Due to the escalating violence in the city of Philadelphia over the past few years, BuildaBridge has seen a need for teaching methods of non-violence to cope with daily life issues among children and youth. When children are exposed to violence they often internalize many of their emotions that can lead to trauma. Learning strategies for resolving conflict and making peace are important social and life skills. The arts provide vital and effective methods for teaching conflict resolution and peace-making with children and youth. This has been confirmed through research from such national organizations as the National Endowment for the Arts. (Art in Peace Making, Department of Juvenile Justice and the National Endowment for the Arts, 1997). Integrating the arts with important life subjects is not new to BuildaBridge.

BuildaBridge has been developing and providing arts-integrated life skills courses for four years. Beginning with the Money News Network (MNN), funded by American Express, BuildaBridge developed and presented a financial management course for adults living in transitional housing. MNN combined drama, music and visual arts to teach basic skills in banking, budgeting, and credit. Followed by the Healing Place, a training program for recognizing and responding to trauma in children, BuildaBridge developed its first Act Out for Peace camp with youth in the Germantown community. BuildaBridge is currently developing a parenting skills curriculum.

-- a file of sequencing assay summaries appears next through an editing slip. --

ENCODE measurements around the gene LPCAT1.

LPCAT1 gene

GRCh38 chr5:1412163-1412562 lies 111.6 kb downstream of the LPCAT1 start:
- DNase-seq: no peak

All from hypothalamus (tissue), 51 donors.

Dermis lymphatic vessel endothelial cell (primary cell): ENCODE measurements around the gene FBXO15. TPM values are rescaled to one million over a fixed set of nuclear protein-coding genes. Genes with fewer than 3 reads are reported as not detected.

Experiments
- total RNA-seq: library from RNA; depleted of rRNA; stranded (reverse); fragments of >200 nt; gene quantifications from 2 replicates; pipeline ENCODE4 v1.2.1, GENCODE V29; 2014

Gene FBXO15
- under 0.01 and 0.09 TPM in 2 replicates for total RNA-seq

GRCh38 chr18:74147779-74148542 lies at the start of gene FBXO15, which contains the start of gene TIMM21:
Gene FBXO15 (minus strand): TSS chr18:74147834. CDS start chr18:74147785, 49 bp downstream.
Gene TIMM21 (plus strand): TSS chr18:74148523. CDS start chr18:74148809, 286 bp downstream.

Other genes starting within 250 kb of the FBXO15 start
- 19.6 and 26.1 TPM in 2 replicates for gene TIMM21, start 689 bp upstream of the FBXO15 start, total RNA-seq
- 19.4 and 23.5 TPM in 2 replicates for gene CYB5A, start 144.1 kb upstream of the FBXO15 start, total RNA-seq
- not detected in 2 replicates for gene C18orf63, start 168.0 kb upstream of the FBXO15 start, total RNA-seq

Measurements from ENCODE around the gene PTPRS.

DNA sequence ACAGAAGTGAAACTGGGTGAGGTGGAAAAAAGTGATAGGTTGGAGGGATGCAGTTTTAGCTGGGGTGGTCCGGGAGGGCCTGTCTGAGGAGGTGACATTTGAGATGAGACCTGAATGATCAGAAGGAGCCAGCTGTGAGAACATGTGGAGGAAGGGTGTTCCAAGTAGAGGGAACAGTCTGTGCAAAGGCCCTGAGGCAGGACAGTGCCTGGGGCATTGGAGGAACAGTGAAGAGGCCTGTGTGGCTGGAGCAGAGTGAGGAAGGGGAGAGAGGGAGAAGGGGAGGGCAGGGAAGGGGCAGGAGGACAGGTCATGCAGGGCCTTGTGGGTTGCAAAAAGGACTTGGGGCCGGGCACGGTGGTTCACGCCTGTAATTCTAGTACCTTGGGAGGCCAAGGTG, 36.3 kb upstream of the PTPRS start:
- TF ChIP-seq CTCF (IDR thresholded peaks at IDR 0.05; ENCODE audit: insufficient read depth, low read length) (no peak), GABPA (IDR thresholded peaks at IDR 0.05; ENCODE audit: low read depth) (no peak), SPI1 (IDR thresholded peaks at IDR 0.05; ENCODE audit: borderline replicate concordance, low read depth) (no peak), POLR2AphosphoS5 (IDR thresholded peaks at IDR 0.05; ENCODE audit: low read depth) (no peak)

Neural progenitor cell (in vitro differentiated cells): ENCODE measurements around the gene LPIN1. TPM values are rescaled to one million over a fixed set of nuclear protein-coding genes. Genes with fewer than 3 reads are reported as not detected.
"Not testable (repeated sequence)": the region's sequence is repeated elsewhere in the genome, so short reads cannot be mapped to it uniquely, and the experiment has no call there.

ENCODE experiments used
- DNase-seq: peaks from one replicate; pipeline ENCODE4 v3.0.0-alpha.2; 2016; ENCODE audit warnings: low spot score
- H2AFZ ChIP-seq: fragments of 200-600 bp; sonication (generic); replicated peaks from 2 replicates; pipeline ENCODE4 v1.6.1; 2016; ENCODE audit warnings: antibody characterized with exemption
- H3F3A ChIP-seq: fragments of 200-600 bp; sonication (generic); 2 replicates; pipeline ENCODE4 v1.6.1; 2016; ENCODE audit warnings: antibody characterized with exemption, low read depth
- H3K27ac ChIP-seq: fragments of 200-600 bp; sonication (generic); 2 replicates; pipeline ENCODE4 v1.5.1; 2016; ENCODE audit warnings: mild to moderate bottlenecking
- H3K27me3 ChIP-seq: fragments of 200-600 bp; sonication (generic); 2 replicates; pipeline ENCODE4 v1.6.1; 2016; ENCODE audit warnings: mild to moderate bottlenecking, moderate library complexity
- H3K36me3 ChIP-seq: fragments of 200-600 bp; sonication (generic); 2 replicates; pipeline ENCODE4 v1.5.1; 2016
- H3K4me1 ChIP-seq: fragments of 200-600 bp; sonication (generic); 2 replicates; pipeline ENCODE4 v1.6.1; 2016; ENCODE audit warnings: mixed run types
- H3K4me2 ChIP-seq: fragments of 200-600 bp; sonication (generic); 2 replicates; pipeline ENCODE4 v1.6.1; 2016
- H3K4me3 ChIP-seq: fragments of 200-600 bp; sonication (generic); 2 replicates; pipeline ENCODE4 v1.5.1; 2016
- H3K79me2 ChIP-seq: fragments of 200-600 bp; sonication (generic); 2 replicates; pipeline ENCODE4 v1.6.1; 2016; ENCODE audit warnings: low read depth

Monday, January 19, 2009


by Leah Samuelson, Visual Arts Instructor

When we take the risk to create something, we all want the esteem of our peers- but maybe even more we desire the approval of our families. Danielle Moore demonstrated a reluctant perseverance on her panda bear mural and mask project, but her work was of good quality. During our celebration performance at the end of the arts camp the visual arts students formed a panel of production experts- open to audience questions about how they had constructed their projects. A woman from the audience shot a pointed question, “Danielle…(the room turned its gaze to Danielle and held its breath), did you ever make anything like this before?” Danielle answered no. The woman shot back, “Did you enjoy making this; would you do something like this again?” Danielle answered yes. There was a loaded pause. “It’s a wonderful job,” the woman said. Danielle looked ten feet tall in that moment. She had a smile on her face and she didn’t have to say another word. She held her work among her peers and her poise bore her pride.